/ Ilmo

Re: Properly defining the Internet within a security policy

I'm surprised at all the ways you're trying to mask 'ANY'.  Depending on your topology, infrastructure, security posture (layered defense), and active blades, most of these solutions are still effectively 'ANY'.  Embrace it, accept it, secure it, and document it.  BTW, I'm only talking about 'ANY' as a source or destination, when related to the Internet.

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Vladimir
Pearl

Re: Properly defining the Internet within a security policy

Hmm... "ANY" should be avoided whenever possible.

Please see this comment by Timothy Hall‌:

https://community.checkpoint.com/message/18334-re-securexl-is-enabled-but-the-traffic-is-not-acceler... 

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Re: Properly defining the Internet within a security policy

In most all cases, I agree the use of ANY is prohibited.  In these "Internet" cases, I'll agree if you can show me the value of replacing ANY with a negated or excluded internal networks object.  Or replacing ANY with all applicable IP ranges that represent the Internet.  In most common topologies that have a dedicated "Internet" firewall, you would never see your internal networks as an Internet source or destination.  You can mask ANY with some of these methods, and it can be debated that you've provided additional security by explicitly defining the Internet as a whole, but the effective outcome is still ANY.  To me, the danger is in providing a false sense of security to those that don't fully understand this concept. 

Personally, I accept ANY in these instances (related to Internet only), and ensure that there's a documented process to manage and mitigate the associated risk with using ANY.  This includes, but isn't limited to, periodic reviews for continued use of ANY, requirements for additional security measures when using ANY, and management understanding and approval to use ANY.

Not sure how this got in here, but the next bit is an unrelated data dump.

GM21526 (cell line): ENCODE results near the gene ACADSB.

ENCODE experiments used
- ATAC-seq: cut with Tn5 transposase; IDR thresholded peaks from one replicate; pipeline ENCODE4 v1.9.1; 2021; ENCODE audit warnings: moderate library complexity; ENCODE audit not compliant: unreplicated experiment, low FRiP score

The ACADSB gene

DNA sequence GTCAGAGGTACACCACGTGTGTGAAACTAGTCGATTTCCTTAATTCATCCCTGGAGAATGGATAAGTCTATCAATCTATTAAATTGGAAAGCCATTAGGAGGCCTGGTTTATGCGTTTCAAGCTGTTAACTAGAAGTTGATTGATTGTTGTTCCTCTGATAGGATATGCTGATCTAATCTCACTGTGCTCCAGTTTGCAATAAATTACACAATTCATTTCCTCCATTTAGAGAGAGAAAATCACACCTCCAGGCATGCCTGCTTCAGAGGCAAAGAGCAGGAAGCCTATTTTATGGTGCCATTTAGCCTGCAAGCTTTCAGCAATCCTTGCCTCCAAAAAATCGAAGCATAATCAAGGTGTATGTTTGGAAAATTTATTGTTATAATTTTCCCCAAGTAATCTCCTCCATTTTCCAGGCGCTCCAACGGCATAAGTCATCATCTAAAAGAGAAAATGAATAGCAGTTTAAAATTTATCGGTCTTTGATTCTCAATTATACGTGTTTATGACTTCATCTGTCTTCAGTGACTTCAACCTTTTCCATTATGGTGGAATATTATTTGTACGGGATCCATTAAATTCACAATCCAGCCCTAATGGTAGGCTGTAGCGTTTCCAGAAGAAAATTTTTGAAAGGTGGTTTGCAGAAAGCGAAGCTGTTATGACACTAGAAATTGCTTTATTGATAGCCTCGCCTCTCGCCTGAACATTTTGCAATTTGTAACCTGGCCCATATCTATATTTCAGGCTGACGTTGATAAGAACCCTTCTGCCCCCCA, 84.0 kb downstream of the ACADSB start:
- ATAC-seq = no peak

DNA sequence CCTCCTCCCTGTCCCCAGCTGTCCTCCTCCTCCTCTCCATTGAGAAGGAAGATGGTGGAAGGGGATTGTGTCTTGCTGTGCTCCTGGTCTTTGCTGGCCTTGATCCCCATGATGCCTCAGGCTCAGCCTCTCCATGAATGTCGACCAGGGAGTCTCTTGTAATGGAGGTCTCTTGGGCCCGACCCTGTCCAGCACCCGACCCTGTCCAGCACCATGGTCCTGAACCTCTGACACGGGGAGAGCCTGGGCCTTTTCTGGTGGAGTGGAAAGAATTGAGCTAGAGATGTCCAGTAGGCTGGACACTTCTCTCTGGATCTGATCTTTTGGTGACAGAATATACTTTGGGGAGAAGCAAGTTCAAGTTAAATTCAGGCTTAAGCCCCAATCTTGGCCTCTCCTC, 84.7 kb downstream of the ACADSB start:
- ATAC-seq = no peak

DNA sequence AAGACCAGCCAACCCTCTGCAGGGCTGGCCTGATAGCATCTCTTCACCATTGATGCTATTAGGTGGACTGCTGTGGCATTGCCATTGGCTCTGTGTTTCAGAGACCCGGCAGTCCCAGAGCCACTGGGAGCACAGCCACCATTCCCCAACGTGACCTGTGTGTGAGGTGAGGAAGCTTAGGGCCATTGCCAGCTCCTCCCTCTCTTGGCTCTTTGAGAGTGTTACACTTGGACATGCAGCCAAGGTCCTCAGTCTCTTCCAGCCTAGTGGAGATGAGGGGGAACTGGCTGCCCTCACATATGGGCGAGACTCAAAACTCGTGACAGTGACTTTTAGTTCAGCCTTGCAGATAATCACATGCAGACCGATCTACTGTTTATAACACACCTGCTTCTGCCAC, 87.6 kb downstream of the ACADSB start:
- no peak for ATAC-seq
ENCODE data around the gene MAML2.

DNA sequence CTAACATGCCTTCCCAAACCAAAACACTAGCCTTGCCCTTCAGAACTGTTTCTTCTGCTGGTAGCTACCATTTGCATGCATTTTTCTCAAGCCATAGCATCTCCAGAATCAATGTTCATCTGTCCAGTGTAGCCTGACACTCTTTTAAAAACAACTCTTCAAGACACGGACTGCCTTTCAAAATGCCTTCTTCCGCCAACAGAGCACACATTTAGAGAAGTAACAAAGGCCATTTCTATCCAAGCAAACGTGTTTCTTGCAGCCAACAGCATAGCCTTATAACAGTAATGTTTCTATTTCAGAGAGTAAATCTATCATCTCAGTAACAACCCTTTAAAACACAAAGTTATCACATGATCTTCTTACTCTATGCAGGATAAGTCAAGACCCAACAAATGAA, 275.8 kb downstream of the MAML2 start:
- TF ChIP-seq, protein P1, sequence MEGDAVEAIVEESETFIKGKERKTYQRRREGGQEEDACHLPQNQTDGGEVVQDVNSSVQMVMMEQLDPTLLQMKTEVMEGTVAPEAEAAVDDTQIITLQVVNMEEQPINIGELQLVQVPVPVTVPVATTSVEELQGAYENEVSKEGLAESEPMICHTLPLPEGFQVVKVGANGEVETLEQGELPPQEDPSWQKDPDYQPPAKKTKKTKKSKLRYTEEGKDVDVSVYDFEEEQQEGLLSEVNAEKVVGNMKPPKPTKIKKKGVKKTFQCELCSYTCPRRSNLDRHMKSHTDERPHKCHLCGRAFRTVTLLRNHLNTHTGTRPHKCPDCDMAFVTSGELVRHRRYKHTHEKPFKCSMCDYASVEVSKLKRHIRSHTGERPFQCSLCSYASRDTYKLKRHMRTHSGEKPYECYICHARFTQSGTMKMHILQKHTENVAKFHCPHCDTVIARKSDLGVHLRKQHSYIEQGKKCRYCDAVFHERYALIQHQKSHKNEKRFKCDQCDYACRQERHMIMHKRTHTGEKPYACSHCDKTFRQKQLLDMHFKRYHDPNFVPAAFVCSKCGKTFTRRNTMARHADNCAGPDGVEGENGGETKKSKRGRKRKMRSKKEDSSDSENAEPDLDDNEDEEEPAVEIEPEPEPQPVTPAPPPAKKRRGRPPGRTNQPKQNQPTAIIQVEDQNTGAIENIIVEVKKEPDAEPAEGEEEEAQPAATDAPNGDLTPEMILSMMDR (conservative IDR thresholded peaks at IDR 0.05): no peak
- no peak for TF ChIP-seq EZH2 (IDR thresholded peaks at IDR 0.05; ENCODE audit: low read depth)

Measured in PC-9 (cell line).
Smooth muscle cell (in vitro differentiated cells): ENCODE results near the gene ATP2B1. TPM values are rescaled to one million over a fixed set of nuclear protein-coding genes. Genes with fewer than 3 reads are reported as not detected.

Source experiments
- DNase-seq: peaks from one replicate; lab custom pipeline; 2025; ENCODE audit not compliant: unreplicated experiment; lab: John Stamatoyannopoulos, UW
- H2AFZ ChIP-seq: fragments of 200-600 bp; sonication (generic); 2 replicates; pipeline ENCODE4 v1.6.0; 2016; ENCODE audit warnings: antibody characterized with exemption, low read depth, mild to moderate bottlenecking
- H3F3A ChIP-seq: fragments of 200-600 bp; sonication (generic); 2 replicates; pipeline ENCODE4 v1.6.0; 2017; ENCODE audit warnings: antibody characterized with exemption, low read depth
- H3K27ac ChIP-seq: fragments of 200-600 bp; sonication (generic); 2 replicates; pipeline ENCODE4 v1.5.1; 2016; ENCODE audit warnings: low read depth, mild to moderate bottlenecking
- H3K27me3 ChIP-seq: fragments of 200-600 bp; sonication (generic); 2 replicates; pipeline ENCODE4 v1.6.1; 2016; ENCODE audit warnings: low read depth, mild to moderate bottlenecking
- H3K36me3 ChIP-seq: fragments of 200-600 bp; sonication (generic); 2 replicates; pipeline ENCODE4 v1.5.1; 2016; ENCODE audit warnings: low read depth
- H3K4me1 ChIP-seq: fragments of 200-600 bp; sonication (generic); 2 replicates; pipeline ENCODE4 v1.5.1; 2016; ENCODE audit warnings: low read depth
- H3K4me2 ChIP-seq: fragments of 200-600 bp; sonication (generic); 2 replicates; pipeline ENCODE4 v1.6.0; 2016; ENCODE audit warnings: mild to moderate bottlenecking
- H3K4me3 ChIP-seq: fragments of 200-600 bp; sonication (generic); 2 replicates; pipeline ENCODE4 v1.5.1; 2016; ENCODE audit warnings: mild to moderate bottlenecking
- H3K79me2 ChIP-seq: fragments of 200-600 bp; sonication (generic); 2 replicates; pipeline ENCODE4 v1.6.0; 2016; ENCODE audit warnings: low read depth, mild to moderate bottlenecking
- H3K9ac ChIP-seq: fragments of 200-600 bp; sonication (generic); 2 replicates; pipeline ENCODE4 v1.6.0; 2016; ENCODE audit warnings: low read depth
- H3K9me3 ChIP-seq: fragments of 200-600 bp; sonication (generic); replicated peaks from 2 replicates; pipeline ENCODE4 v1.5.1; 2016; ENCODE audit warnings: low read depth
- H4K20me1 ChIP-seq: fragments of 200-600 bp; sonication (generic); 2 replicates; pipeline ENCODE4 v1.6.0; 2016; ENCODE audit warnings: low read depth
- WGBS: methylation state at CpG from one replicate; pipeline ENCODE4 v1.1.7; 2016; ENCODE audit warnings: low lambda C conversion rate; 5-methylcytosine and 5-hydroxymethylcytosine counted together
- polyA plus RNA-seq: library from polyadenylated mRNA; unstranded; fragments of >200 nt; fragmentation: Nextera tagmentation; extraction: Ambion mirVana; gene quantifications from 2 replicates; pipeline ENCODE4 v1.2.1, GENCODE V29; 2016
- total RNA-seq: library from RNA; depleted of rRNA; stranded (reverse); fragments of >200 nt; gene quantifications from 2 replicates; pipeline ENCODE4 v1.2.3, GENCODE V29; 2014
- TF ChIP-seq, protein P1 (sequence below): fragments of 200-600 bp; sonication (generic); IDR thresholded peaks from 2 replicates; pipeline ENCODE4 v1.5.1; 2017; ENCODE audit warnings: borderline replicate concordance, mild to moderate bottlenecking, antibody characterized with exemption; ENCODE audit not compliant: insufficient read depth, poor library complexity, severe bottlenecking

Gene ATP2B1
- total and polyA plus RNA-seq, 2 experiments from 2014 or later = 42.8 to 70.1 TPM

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Vladimir
Pearl

Re: Properly defining the Internet within a security policy

If it would only affected security aspects of access control, I'd agree with you. The problem with "Any" is the impact on performance of the gateways, as per post referenced earlier as well as inclusion of RFC 1918 ranges in it.

I have seen too many environments with Anti-Spoofing disabled to be comfortable with it.

My personal preference is to use "All Internet" object available with URLF and Application Control blades or the "External" zone object.

If you do use "Any" extensively, I'd check the SecureXL status on the gateways to see how the acceleration is being affected. Your environment may very well perform nominally, if hardware specks are way higher than could've been otherwise.

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A_H
Iron

Re: Properly defining the Internet within a security policy

On other firewall brands I have used in the past, using "Any" was not affecting the performance. I know "Any" sounds bad, but there are things one want to be accessible from any IP, for example a web public server located in DMZ, behind the firewall. You want all the Internet IPs and private internal IPs to reach that Web server.